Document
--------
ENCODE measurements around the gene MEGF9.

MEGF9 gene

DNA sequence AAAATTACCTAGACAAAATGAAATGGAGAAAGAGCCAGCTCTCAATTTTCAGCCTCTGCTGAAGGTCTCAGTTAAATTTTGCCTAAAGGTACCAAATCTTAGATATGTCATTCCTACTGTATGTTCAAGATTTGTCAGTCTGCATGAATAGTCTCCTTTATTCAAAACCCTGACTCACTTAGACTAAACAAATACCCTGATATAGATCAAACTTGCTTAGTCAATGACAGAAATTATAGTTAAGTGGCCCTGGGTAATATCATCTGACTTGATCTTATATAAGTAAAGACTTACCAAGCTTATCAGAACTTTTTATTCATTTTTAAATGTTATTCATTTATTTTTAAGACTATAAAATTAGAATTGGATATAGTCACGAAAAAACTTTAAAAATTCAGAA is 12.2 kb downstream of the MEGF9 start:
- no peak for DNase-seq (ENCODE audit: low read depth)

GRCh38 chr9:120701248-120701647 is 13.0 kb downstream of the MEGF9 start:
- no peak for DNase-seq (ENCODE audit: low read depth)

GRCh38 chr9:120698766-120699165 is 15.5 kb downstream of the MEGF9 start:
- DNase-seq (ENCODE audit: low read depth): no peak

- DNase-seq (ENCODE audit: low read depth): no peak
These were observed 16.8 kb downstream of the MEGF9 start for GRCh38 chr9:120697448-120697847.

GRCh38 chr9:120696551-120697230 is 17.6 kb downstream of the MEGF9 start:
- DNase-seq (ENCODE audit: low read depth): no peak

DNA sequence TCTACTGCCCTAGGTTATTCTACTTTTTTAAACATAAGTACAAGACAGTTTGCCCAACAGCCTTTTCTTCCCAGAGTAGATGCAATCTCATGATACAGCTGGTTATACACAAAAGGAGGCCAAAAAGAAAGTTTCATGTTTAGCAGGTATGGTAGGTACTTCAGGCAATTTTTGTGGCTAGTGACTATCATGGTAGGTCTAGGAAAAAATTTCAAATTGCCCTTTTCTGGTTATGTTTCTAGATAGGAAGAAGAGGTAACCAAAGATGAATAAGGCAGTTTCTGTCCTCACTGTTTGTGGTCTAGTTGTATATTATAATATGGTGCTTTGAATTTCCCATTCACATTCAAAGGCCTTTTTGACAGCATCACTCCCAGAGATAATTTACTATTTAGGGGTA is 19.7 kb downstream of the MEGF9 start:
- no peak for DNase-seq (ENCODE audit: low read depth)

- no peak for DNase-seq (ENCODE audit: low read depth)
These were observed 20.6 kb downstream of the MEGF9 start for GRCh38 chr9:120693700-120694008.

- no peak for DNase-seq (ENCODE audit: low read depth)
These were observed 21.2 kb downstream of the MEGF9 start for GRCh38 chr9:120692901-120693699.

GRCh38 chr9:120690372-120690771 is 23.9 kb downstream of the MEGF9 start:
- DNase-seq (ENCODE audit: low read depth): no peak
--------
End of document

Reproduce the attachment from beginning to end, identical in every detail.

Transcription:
ENCODE measurements around the gene MEGF9.

MEGF9 gene

DNA sequence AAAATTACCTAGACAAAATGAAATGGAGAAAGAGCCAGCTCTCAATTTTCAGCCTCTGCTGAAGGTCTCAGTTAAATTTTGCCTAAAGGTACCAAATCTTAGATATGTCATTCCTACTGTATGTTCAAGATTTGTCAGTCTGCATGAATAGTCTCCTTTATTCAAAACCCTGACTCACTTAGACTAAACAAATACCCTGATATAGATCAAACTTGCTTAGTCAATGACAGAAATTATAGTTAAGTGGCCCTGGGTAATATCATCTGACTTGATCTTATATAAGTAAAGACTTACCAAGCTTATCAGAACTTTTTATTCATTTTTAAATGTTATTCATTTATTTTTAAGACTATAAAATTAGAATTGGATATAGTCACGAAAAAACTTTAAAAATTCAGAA is 12.2 kb downstream of the MEGF9 start:
- no peak for DNase-seq (ENCODE audit: low read depth)

GRCh38 chr9:120701248-120701647 is 13.0 kb downstream of the MEGF9 start:
- no peak for DNase-seq (ENCODE audit: low read depth)

GRCh38 chr9:120698766-120699165 is 15.5 kb downstream of the MEGF9 start:
- DNase-seq (ENCODE audit: low read depth): no peak

- DNase-seq (ENCODE audit: low read depth): no peak
These were observed 16.8 kb downstream of the MEGF9 start for GRCh38 chr9:120697448-120697847.

GRCh38 chr9:120696551-120697230 is 17.6 kb downstream of the MEGF9 start:
- DNase-seq (ENCODE audit: low read depth): no peak

DNA sequence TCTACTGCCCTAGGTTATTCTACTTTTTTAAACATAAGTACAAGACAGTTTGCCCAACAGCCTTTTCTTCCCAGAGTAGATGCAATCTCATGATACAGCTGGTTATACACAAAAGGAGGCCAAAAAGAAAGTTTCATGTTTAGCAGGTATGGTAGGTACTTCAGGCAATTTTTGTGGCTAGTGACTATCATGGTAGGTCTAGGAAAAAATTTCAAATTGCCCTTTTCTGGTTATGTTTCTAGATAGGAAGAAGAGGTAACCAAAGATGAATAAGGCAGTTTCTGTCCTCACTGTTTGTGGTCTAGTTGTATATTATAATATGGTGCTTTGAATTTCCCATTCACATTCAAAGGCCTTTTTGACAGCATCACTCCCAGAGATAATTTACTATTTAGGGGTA is 19.7 kb downstream of the MEGF9 start:
- no peak for DNase-seq (ENCODE audit: low read depth)

- no peak for DNase-seq (ENCODE audit: low read depth)
These were observed 20.6 kb downstream of the MEGF9 start for GRCh38 chr9:120693700-120694008.

- no peak for DNase-seq (ENCODE audit: low read depth)
These were observed 21.2 kb downstream of the MEGF9 start for GRCh38 chr9:120692901-120693699.

GRCh38 chr9:120690372-120690771 is 23.9 kb downstream of the MEGF9 start:
- DNase-seq (ENCODE audit: low read depth): no peak